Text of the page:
Coronavirus: 'Follow the Science' Means 'Do What I Say'

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Many politicians insist that they will "follow the science" in regard to reopening the economy. But the COVID-19 pandemic has placed us in uncharted territory with few relevant precedents to guide policymaking. Therefore, "Follow the science," is indistinguishable from, "Do what I say." This doesn't prevent activist websites like Undark from smearing reputable scientists who speak out in disagreement.

Like democracy, everybody wants to be on the side of science.

Have you ever wondered why dictators like Vladimir Putin hold elections? It's because they know they have to give a nod to democracy in order to claim legitimacy. Similarly, anti-vaxxers and anti-GMOrons pretend to have science on their side. To be taken seriously in the public square, politicians especially must pay lip service to science, even if whatever they say next doesn't make any sense.

This phenomenon is also happening in our ongoing debate over the COVID-19 lockdown. Those who favor an extended or even an indefinite lockdown claim to have science on their side. For instance, here's a tweet from California Governor Gavin Newsom:

This is pure political posturing. Unlike say, vaccines, where the science is overwhelming and conclusive, we're largely flying blind when it comes to the COVID-19 pandemic. We are solidly in uncharted territory with few guideposts or relevant precedents to aid in policymaking.

Complicating matters is the fact that public health policy requires a delicate balancing act between scientific, legal, ethical, and financial factors. The science on marijuana, for example, is clear. It's bad for you. But a ban doesn't make legal or financial sense, which is why "the science" was overruled in favor of legalization in many states. The bottom line is that there are very few, if any, issues in which science is the only relevant factor.

Therefore, when a politician says, "Follow the science," that's often indistinguishable from, "Do what I say."

The Demonization of Dissent

No example illustrates this as clearly as the demonization of dissent. Anyone who questions the utility or morality of a massive lockdown is immediately labeled by some as a "COVID denier." The disreputable website DeSmogBlog (which, ironically, is operated by an anti-vaxxer) did that very thing to us. But we're used to the abuse.

What we will never get used to seeing is a highly respected scientist being smeared by fellow scientists with the help of a complicit media. Dr. John Ioannidis, a brilliant epidemiologist and biostatistician, made a name for himself by demonstrating that most published research is wrong. He subsequently has examined research in various fields, such as nutrition, and concluded that low-quality, untrustworthy research is pervasive.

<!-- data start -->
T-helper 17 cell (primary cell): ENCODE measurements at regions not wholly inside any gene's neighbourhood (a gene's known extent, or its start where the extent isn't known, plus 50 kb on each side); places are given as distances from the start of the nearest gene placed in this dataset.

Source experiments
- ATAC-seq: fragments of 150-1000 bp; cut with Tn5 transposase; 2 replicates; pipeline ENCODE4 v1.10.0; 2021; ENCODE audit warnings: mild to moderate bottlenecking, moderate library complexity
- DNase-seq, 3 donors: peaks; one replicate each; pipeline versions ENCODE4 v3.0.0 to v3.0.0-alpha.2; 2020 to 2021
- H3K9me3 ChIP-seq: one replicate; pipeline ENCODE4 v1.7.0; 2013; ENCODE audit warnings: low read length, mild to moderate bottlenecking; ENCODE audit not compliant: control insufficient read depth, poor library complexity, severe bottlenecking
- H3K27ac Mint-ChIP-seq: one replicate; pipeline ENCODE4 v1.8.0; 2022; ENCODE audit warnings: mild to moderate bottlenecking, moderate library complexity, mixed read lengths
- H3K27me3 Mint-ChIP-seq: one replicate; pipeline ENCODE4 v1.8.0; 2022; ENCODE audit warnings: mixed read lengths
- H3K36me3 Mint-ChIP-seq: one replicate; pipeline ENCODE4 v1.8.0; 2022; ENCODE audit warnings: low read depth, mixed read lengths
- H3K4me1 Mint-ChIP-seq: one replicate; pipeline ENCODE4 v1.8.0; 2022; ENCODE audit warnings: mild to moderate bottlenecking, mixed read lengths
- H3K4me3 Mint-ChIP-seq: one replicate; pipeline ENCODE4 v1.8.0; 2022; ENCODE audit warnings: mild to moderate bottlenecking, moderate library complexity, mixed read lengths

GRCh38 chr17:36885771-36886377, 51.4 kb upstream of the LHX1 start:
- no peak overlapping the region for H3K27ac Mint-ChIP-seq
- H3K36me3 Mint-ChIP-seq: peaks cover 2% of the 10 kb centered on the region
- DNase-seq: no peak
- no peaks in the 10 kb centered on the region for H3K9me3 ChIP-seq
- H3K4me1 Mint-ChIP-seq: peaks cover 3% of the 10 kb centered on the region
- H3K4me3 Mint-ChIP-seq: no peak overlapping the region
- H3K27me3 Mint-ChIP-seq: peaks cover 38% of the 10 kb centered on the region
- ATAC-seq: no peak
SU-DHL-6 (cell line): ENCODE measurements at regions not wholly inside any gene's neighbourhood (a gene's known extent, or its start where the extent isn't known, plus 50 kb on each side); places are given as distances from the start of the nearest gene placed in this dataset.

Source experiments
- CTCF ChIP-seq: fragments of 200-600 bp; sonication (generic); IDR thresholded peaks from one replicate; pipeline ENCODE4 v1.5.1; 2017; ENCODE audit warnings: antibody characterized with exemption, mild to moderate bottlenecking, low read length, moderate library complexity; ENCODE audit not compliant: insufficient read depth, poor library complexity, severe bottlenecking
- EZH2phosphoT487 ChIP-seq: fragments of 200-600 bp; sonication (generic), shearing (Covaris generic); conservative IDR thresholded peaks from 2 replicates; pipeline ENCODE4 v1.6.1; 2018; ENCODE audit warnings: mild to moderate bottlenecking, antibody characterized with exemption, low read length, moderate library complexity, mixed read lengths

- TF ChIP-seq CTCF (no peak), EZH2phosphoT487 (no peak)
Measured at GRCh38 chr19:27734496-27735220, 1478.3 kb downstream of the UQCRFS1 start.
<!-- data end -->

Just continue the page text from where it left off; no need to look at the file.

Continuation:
Now, Dr. Ioannidis finds himself in trouble. Why? Because he dared to criticize the public health response to COVID-19. Writing for Stat News, Dr. Ioannidis argued that we are making sweeping, society-altering decisions based on very flimsy data.

Undark: An Activist Website Masquerading as Science Journalism

Woe be unto him! Undark, an activist website that masquerades as science journalism, features innuendo and mudslinging (as well as anti-GMO propaganda) and decided to take several cheap shots at Dr. Ioannidis. The site's publisher is Deborah Blum, a once reputable journalist who now engages in casual character assassination. In 2015, she played a major role in the complete fabrication of a story meant to damage the reputation of Nobel Prize-winning scientist Tim Hunt. So, it's no surprise that Undark would attempt to tar and feather Dr. Ioannidis. It's how Blum makes her money these days.

Instead of simply criticizing Dr. Ioannidis' methodology and/or conclusions -- which would be a completely legitimate exercise in science journalism -- Undark decided to go after him personally. Because obviously, only a partisan hack with some sort of devious political agenda could question the COVID-19 lockdown. Here's an excerpt (emphasis added):

IN THE WEEK after the study’s release, Ioannidis has made the rounds on Fox News, appearing on Tucker Carlson’s show and on “The Ingraham Angle,” hosted by Laura Ingraham. (Bhattacharya, a former research fellow at the politically conservative Hoover Institution, has also appeared on Carlson’s show talking about Covid-19 death rates).

What does this have to do with anything? Nothing. It's guilt by association. Fox News bad. Hoover bad. Therefore, Ioannidis bad. How ludicrous.

In a subsequent piece, Stat News criticized Undark for "wrongly ascribing legitimate disagreements about Covid-19 to ignorance or to questionable political or other motivations." The piece went on to argue in favor of robust debate and against demonization and the "chilling attitude" that stifles discussion.

It's too bad that lesson will fall on deaf ears. The smear merchants at Undark have bills to pay.